Though the new gallery season gets off to a noisy start today with nine shows opening simultaneously on the Seventh Street strip, one of the best shows in town -- and the first sleeper of the year -- has turned up, but in the back room, at Gallery K, 2032 P St. NW.

There, behind a humdrum group exhibition, is the first mini-solo show of watercolors by Alan Weatherley -- a British-born Washington artist who supports himself by making frames. If there's any justice, recognition of Weatherley's ample talents should soon permit him to use his time more creatively.

He is not altogether unknown. Last September, he made a striking debut with a single watercolor self-portrait selected for the Corcoran's 22nd Area Exhibition. Here, Weatherley continues to make self-portraits exclusively, all meticulously rendered in watercolor and deeply concerned with making both emotional and eye contact with the viewer. In these sometimes two- and three-part narratives, the artist persistently examines his own life, always playing two roles: subject matter and observer. He often observes himself at work in his studio, surrounded by miniature paintings of his paintings, the Chagallesque figure of his wife floating supportively in the background, laurel wreath in hand. These intriguing puzzles of pictures abound with half-buried allusions to classical art and literature.

Weatherley also uses magical elements that sometimes border on the surreal. In "Unknown Man Clasping a Hand Issuing From a Cloud," for example, a hand reaches from behind abstract clouds with a reassuring gesture to the artist. The same hand reappears throughout Weatherley's work, and, in "Work in Progress," actually seems to be tickling the artist's face as it paints his portrait. Is this a hand of the supernatural or is this the alter-ego of the artist? This question adds to the highly provocative nature of the work, and Weatherley's ability to conjure within such a broad span, from the witty to the fearsome high-drama of "Mask Fragment," suggests an artist of unusual depth and range. The show closes Oct. 3.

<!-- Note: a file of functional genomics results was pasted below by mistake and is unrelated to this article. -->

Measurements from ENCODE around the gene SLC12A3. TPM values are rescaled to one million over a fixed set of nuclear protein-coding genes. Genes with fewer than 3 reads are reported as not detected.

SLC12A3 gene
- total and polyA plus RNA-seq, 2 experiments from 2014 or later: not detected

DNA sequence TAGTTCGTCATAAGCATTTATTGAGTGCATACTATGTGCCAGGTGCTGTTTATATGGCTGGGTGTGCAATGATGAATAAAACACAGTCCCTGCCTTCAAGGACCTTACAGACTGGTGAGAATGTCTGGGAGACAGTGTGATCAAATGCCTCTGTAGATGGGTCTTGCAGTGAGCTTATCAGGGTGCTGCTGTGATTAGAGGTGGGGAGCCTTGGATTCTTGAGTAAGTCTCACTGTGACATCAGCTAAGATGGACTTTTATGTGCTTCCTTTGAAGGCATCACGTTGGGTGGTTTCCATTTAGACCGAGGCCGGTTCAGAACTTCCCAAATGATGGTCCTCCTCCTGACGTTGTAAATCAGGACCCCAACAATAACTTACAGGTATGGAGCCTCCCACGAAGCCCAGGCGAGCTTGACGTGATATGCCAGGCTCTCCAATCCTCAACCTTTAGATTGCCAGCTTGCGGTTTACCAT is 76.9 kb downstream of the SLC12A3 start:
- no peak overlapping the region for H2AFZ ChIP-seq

The Popularity of Prints

As long as there have been artists, there has been art about art. Now print collectors -- perhaps among the most passionate of collectors -- are getting a treat in the form of a well-researched and thoroughly delightful show entitled "Prints About Prints," just opened at Hom Gallery, 2103 O St. NW.

The works were collected over the years by Martin Gordon, a New York dealer who sells and publishes prints, as well as books about prints. The show includes 70 graphic images, starting with a theatrical portrait of an 18th-century French printmaker by a Dutch contemporary, and ending with a bizarre image by contemporary French etcher, Philippe Mohlitz, that depicts an artist's cadaver chained to a printing press in what appears to be a torture chamber. There, three eerie figures swathed in white examine the new prints and seem oblivious to the artist's plight, clearly Mohlitz's commentary on the relationship between artist and patron.

That relationship was considerably healthier, however, in turn-of-the-century France, from which has come more than half of the works here. Prints were extremely popular then and representations of collectors leafing through portfolios, staring into the windows of print galleries were produced by many artists, known and unknown, from Toulouse Lautrec and Manuel Robbe to poster artist Fernand-Louis Gottlob. Original lithographs were also often made as posters to advertise prints, print galleries and exhibitions, and many of the most striking images in the show are of that ilk. The romance of la vie bohe me and the heroic dimension of the artist in his studio is a subject that took on a special aura for many early 20th-century American printmakers, such as Peggy Bacon, Dwight C. Sturges, Ellison Hoover, Childe Hassam and many unknown arists worth learning more about. None of the works in the show is for sale, but Jem Hom is willing to seek out duplicates for interested clients. A fully illustrated paperback ($10) accompanies the show, and reveals for example, that the noble figure of a printer at his press etched by Lawrence Kupferman, actually depicts a lowly apprentice hard at work printing Harvard diplomas. The show continues through Oct. 12.


Touchstone Gallery, 2130 P St. NW, has opened a show featuring two artists who have used the earth both literally and as subject matter. In his ink paintings on rice paper, China-born Kit-Keung Kan recombines Oriental sources and techniques to produce mountainscapes that have been simplified into compositions of pyramidal forms surrounded by billowing clouds, all seen from an odd, bird's-eye angle. Ceramic artist Judy Todd has picked up the earthy theme quite literally in her simple and beautiful new pit-fired forms, whose drama comes from the play of smoke on the clay surface during a long, smoldering fire in the earth. The resulting grays and blacks have captured the shadowy clouds of smoke which almost seem to levitate and shimmer on the surface. The show closes today.